Pfizer (NYSE:PFE): Current price $29.05
Merck & Co. (NYSE:MRK) and Pfizer have sued the generic drugmaker Mylan Pharmaceuticals in order to disallow it from selling a copy of AzaSite, which is an antibiotic eye solution for combating bacterial conjunctivitis. On May 1, Mylan advised Pfizer, Merck and InSite Vision that it sought FDA clearance to sell a generic version of AzaSite, according to a lawsuit filed on Friday in federal court in Trenton, New Jersey. The complaint requests that a judge block Mylan from moving into the market prior to the patents’ expiry; one ends in 2018, and the other three in March 2019, says the FDA’s website. Pfizer holds a license with InSite to sell AzaSite, and InSite has a marketing arrangement with Inspire Pharmaceuticals, a division of Merck.
Intel Corporation (NASDAQ:INTC): Current price $25.09
Last year, Intel shelled out $10.1 billion for research and development, and the company’s Chief Technical Officer Justin Rattner said Monday on stage at the Bloomberg Next Big Thing Summit, that “Half of that money goes to wildly experimental tech. Fifty cents of every dollar goes into exploratory stuff and the other 50 cents of every dollar goes into tech that serves the business unit that makes the money.” A lot of that experimental tech is spent on Intel-designed devices, although Rattner did not announce plans to bring any of these devices to market. Glass is built using Intel’s rival ARM chips, so it would have been quite notable had he endorsed it, but he did say that Intel’s lab is working on wearable tech, and he does foresee a big future for alternatives to Glass.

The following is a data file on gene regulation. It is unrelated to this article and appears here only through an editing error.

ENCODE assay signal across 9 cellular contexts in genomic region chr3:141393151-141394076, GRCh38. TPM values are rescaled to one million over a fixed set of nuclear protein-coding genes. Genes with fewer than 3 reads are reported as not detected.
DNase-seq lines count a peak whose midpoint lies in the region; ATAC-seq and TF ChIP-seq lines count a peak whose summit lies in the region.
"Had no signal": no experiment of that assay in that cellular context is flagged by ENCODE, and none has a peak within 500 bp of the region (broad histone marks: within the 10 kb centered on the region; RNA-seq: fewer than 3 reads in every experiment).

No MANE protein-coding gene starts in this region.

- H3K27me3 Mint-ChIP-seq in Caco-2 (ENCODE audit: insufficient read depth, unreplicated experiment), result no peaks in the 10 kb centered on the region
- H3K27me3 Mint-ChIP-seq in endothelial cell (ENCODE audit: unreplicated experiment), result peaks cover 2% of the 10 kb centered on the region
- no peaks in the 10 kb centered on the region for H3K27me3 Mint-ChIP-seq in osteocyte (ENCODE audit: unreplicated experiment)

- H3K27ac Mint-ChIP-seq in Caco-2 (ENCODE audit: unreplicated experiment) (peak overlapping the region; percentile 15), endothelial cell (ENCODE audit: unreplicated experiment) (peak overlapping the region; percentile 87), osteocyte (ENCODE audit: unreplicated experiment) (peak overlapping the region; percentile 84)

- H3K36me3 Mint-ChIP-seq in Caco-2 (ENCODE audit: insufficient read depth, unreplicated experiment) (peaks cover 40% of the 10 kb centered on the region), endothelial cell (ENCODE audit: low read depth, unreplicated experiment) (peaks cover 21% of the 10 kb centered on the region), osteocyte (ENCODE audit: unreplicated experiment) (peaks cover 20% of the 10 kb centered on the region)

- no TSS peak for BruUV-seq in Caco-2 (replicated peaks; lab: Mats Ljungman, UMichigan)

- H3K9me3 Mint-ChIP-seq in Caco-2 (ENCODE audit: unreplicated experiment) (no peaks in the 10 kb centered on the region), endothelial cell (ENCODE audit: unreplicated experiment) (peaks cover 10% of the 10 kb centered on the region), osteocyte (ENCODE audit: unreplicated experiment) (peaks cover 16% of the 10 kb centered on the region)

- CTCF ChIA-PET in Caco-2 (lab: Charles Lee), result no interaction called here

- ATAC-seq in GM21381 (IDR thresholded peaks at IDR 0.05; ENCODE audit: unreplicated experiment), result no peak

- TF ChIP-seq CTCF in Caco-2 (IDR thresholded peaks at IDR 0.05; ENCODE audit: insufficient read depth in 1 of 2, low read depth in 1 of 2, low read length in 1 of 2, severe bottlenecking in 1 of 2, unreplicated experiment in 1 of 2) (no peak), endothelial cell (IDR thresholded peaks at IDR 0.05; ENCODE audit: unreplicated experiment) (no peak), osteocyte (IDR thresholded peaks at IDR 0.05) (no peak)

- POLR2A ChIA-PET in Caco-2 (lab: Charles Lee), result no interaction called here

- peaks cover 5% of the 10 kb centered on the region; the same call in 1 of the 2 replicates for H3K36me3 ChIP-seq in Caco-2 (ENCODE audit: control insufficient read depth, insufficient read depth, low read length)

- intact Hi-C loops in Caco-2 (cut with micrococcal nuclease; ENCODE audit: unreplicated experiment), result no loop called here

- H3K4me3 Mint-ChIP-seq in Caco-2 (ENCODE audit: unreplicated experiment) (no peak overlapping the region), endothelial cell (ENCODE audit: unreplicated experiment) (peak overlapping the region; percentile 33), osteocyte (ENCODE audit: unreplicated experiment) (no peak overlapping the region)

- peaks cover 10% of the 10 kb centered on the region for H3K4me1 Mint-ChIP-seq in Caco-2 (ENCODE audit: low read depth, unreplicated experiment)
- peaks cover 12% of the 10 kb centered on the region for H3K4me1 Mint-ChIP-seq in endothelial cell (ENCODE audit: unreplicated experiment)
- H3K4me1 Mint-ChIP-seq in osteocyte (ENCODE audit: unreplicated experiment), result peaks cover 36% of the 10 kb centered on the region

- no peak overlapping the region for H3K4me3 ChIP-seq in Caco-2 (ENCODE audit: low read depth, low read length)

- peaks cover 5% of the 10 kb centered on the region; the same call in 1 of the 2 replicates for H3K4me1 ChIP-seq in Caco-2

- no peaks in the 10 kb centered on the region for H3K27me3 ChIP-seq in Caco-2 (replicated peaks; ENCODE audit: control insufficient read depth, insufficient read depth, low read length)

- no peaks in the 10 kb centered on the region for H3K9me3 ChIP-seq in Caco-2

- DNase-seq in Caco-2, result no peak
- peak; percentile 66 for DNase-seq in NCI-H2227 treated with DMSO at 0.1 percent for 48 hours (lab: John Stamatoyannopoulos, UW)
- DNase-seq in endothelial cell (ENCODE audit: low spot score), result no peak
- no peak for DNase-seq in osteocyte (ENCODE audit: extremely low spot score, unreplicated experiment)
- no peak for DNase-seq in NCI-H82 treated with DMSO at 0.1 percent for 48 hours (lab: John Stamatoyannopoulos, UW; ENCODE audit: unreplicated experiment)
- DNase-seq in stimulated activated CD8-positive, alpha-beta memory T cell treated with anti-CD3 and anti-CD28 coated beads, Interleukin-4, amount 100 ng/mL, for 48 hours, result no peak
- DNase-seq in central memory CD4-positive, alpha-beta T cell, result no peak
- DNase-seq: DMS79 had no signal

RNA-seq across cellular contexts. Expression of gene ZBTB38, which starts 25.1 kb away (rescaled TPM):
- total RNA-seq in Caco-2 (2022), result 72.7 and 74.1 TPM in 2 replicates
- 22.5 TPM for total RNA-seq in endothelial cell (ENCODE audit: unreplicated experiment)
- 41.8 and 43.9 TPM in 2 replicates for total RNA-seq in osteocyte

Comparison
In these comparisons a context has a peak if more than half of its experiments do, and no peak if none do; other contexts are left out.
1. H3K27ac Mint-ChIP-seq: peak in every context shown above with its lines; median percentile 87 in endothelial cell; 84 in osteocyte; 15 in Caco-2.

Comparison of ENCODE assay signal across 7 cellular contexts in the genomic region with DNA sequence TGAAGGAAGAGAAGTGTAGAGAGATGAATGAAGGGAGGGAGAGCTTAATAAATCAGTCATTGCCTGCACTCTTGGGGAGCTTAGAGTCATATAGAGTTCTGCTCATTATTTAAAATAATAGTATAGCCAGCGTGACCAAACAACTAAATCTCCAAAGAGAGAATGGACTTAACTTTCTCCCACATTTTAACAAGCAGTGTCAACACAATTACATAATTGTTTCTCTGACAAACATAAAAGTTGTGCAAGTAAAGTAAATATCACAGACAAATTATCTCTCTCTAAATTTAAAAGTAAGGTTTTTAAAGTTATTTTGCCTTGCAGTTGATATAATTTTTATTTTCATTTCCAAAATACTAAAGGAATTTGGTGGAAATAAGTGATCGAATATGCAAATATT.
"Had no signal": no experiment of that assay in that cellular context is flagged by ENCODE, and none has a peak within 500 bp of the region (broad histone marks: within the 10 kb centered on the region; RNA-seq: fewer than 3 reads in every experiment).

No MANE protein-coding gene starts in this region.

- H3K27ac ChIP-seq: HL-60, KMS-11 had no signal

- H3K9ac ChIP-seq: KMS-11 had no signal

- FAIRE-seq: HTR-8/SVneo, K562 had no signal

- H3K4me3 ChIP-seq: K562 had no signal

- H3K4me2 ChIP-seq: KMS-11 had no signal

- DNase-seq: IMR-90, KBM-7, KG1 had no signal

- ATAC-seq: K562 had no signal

Smithfield Foods (NYSE:SFD): Current price $33.15
The activist shareholder Starboard Value, which is one of Smithfield Foods’ biggest investors, has proposed that it should break into three separate businesses rather than going forward with its planned $4.7-billion sale to the Chinese group Shuanghui International. The group said that the company should shop the hog production, pork and international divisions separately, saying that Smithfield could be worth well more than the $34-per-share offer from the Chinese company. If debt is added in, the deal was valued at roughly $7.1 billion.